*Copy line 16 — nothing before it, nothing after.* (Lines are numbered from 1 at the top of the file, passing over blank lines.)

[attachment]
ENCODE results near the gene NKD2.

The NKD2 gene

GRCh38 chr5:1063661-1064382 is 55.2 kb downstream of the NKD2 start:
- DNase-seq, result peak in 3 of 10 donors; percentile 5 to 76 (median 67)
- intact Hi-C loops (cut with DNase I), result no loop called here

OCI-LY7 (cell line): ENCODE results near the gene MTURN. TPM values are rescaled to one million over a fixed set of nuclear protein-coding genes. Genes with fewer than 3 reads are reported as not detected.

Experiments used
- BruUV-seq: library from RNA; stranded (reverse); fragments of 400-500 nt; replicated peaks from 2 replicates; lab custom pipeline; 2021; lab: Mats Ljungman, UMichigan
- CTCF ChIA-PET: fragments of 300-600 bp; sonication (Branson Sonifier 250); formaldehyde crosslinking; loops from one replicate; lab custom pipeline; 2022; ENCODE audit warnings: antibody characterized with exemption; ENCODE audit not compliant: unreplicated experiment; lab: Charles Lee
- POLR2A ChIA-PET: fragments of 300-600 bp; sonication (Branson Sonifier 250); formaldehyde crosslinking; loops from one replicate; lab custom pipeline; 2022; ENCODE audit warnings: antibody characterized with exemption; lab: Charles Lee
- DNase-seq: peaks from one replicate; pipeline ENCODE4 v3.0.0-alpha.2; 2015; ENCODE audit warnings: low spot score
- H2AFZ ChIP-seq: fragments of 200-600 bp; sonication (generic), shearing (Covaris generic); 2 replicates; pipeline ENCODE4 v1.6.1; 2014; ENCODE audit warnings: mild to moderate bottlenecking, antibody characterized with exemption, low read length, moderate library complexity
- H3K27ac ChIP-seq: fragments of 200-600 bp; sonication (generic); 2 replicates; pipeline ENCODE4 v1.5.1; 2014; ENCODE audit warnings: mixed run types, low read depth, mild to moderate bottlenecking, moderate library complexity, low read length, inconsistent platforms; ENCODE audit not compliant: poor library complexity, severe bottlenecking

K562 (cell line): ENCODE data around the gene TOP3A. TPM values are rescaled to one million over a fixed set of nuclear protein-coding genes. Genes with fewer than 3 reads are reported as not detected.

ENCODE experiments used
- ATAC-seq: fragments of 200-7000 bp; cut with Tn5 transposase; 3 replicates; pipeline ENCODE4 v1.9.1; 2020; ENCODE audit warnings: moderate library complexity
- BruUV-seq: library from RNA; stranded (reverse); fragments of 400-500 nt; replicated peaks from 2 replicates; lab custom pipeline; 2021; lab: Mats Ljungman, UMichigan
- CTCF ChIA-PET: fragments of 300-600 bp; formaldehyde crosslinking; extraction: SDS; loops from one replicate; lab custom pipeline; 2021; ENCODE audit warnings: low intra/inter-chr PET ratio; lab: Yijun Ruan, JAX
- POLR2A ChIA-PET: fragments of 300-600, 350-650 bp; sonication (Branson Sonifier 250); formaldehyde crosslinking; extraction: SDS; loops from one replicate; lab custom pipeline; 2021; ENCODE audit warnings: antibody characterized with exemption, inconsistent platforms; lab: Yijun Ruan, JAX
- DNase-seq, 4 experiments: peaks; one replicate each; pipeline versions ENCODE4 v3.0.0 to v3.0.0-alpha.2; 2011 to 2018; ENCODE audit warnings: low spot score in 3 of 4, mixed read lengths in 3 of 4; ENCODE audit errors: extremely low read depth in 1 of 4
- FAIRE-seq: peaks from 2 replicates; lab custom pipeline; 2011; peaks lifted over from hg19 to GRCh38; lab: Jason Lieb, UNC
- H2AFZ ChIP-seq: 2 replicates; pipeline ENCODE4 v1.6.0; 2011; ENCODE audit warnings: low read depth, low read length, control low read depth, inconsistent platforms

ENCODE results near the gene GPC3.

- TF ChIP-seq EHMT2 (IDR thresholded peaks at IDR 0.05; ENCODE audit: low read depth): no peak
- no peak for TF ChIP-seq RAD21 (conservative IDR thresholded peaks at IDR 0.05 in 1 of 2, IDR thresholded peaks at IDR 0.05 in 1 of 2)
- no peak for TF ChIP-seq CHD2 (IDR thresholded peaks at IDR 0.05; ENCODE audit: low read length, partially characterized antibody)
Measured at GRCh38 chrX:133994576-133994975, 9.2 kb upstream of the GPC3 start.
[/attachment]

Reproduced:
- ATAC-seq: fragments of 200-7000 bp; cut with Tn5 transposase; 3 replicates; pipeline ENCODE4 v1.9.1; 2020; ENCODE audit warnings: moderate library complexity